Here is the study team’s own conclusion, directly extracted from their report:

Collaborative care improves depression up to 12 months after initiation of the intervention, is preferred by patients over usual care, offers health gains at a relatively low cost, is cost-effective compared with usual care and is mediated by patient activation. Future work should test enhanced intervention content not collaborative care per se.

Strengths and limitations

This was a big, complex, study running over a period of years which set out to definitively improve the evidence base for the care and treatment of people with depression in primary care. It succeeded in its aim, producing important new knowledge of an effective, acceptable and affordable approach to organising services and providing interventions. Future NICE guidelines, we can safely assume, will make good use of the findings reported here.

Future lines of research are also opened up, with a view to refining the content of interventions (of which behavioural activation is one) which might be most helpfully incorporated within the organisational framework which collaborative care offers.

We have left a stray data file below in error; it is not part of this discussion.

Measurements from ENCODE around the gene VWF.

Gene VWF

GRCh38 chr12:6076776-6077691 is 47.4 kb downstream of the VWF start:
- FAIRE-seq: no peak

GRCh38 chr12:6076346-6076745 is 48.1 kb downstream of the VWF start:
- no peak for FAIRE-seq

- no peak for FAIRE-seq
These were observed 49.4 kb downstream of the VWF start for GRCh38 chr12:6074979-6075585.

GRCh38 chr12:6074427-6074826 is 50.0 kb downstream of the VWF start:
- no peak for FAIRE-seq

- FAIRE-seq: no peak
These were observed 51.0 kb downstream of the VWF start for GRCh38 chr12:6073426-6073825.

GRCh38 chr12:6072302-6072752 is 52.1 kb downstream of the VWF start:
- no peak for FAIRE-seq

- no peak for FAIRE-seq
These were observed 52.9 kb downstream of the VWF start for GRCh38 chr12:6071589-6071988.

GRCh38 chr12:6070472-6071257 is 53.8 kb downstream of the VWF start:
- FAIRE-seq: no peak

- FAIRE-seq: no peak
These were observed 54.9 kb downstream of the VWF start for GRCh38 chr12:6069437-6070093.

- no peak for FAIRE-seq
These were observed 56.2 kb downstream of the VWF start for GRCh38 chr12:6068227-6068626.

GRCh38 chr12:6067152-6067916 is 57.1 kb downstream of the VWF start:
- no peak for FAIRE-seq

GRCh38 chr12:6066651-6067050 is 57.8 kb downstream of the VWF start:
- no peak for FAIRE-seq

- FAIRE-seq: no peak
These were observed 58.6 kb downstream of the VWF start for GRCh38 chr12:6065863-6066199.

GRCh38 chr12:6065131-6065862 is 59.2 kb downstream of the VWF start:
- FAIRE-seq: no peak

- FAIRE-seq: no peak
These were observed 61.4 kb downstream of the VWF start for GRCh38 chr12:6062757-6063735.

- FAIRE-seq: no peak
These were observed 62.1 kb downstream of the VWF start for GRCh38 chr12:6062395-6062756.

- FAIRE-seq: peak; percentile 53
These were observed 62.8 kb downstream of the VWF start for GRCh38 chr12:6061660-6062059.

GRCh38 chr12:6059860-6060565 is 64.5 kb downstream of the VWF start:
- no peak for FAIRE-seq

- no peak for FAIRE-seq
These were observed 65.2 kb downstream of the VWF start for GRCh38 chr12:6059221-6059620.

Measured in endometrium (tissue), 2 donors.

Promoting the widespread uptake of collaborative care over time presents a rather different challenge, likely to occupy the energies of managers, practitioners and researchers concerned with the workings of health systems, knowledge mobilisation and service improvement.

The trial was registered and the protocol published in advance, promoting transparency. The cluster design minimised the chances of the principles and practices of collaborative care seeping out to influence usual care. Throughout, care was taken to reduce biases:

  • As already noted, researchers with the task of recruiting practices and participants were not told which of the two arms each would be allocated to
  • During the collection of outcome data, researchers were also formally unaware of which arm each participant had been in